But what is it, exactly, that exists? What is the unreal? What is invisible madness? What point is Desnos trying to make to us across the decades?
In general terms, invisible madness is the nameless anxiety that exists beyond the borders of what we have been taught is true. It is the madness, pain and trauma that come from dreaming unsanctioned dreams. In the contemporary world, it is the mind that becomes damaged because the heart yearns for fulfillments that have been labeled taboo by the existing authorities: homosexual satisfaction, the Sioux's urge to live at one with the prairie again, the underclass's "irrational" rage, etc. But because such invisible madnesses live in exile, excommunicated from official history by preachers and teachers and politicians and government bureaucrats, they can only express themselves in apparently "unreal" or "meaningless" areas: in the silence between the depressed person's words, in the emptiness at the edges of a junkie's blissed-out smile, in the anxiety dreams of homeless people sleeping in an alley where U.S. history has turned the color of a rat's gray eyes. It is precisely here -- i.e., in the world of the allegedly meaningless -- that we begin to unearth the profoundest meanings. But unburying what is buried or making the invisible visible is not merely a momentary act of will. It requires something more sustained, more systematic: it requires a vocabulary capable of naming and describing its actions. A great wrenching apart and recreation of the existing language is needed. More so than the boulder that supposedly blocked the entrance to the tomb of the mythological Jesus, society's official language blocks and prevents us from resurrecting buried meanings. So, the time has come for us to pulverize language so we can unbury and then define realities that for too long have been secret and hidden, "not there."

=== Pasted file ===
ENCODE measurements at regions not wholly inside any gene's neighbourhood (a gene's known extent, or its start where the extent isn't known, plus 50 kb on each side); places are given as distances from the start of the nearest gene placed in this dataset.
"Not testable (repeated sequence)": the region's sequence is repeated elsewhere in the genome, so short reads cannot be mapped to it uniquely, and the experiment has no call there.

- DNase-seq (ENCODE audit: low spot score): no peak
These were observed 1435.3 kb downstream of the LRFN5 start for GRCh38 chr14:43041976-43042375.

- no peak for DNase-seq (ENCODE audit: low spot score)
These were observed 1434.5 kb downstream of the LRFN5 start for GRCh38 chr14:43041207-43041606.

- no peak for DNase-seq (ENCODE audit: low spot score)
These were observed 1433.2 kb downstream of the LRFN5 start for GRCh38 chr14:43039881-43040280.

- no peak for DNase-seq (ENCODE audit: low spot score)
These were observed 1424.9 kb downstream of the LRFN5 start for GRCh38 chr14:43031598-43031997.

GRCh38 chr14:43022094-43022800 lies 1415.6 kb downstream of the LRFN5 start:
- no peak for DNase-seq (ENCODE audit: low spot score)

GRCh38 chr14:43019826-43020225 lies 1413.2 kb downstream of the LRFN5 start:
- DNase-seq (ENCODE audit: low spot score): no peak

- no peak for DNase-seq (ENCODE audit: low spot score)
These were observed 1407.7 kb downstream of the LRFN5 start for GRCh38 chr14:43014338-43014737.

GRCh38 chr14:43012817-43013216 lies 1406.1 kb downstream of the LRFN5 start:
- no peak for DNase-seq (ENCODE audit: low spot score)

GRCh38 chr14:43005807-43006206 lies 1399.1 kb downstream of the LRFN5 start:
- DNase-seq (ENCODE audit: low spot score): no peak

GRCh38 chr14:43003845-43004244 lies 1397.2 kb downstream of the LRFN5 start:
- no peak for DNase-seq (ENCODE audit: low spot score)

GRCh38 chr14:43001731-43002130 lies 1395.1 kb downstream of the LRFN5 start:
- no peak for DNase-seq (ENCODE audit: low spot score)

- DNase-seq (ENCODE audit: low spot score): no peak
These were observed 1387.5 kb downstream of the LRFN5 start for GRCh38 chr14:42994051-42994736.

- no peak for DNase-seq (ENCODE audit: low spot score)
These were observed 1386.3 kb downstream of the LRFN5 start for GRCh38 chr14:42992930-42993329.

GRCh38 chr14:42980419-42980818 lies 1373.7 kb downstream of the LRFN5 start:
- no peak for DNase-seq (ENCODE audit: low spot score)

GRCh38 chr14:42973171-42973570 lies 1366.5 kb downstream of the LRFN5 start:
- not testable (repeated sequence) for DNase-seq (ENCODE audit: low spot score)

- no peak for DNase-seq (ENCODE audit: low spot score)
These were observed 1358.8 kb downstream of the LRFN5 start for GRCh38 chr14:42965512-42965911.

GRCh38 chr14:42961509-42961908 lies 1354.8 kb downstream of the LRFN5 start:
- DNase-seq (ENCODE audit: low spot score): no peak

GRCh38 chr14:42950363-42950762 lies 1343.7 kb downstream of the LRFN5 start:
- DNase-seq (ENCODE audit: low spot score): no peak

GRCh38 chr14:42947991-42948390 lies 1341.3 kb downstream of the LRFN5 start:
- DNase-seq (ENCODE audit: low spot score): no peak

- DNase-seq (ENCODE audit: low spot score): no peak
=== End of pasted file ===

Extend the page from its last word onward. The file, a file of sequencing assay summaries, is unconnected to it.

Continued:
Fact: Our language lags behind evolution.
Fact: Our language is a penal system in which the only crime for which the death sentence may be given is the search for unsanctioned meanings.
And so everywhere turmoils seethe beneath surfaces we incorrectly think possess no depths. Although many here in the U.S. cherish our English, take a weird pride in being a one-language nation that hates bilingualism, and laugh at those cultures which aren't as “advanced” as we are, we sense, against our wills, that something is wrong with the world we have created. Yet ironically, given our pride in our "down to earth English" and our "American way of thinking," we don't have at our disposal the words to express the dangers we sense all around us. Instead, we refer vaguely to lost values and the lack of respect for traditional institutions, as if replicating the past in the present was the only way to redeem the present from itself. When such replication reveals itself as useless nostalgia, the nation resorts to stridency and bullying to prove its “advanced” moral character.
Nationally, we are on a collision course with a suicidal destiny that none of our pundits can find the words to describe. Therefore, unable to define where we are going, we remain incapable of confronting, analyzing or reinventing our destiny. Except for the noise generated by self-deceptive vocabularies rooted in imperial delusions of grandeur, we are condemned to silence.
To transcend this fate, we must ransack the graveyard outside language’s traditional boundaries. It is there that meaning is buried. We must claw the dirt to uncover what we are.